Contemplation and Action in Scripture

One of the things I’d like to do some day is make a really good case for contemplation/mysticism using the Bible as a way to get low Protestants across the threshold of some truly great literature of the Christian life. I see that Greg Peters has already beat me to it in the first chapter of The Story of Monasticism, although his approach is different from what mine would be (so there’s room for both of us). Towards the end of his series of biblical exempla of contemplatives he writes:

Biblically, the active life and the contemplative life are not in tension with each other but are meant to complement each other. This has not always been the case in the history of the Christian church, where oftentimes the so-called contemplative life was valued much greater than the so-called active life. Putting aside this imbalance, however, does not change the biblical revelation that presents a calling to active ministry coupled with the expectation that active ministry serves and complements contemplative ends. The Bible not only depicts God calling people to a particularly active apostolate — such as pastor, missionary, or evangelist — but it also depicts inidividuals called to the practice of lovingly gazing on God’s presence, most often evidenced in a direct one-to-one encounter with God. (pp. 14-15)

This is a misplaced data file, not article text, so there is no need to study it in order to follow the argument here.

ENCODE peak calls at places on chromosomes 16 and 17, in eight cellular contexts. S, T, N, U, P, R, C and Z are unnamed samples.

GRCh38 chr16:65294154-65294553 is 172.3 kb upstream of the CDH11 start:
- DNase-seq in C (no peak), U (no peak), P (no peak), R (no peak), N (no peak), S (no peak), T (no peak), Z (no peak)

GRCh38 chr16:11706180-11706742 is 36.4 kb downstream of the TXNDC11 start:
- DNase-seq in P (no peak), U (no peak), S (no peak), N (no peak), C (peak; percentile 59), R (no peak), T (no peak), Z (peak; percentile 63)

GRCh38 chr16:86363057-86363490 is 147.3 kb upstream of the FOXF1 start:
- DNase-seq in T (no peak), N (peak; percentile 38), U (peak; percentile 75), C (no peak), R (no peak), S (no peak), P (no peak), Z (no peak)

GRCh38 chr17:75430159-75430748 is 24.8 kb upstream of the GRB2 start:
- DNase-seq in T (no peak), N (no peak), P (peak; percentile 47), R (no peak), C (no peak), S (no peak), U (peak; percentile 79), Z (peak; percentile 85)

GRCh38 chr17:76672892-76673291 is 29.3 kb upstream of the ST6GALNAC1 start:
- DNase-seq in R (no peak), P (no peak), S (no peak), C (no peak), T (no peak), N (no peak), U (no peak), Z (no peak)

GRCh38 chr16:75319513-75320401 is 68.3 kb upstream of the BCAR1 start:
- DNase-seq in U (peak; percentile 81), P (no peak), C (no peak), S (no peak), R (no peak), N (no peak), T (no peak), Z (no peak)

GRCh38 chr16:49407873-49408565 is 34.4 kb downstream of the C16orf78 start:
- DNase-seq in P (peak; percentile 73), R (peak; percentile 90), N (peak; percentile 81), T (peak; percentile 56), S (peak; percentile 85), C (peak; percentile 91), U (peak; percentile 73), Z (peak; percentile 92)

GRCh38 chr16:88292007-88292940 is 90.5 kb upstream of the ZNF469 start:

Today, especially amongst low-church Protestants as well as in ‘the world’, the active life is prized very, very highly. Too highly, at times. We would do well to wed it with the contemplative.

2 thoughts on “Contemplation and Action in Scripture

  1. This is something that I’ve been working through subconsciously for a couple of months (I was drawn to read Job again, for example), and it wasn’t until I saw this post that it crystallized in my mind in one of those “ah yes, THAT is what has been fluttering in the back of my mind so much lately” moments.

    I’ll likely read that book and whatever you write on the topic as well. And more importantly, spend some time contemplating it.

    • I’m glad that providence has brought my blog and your subconscious together! We’ll see where I get with my own thoughts on the question…

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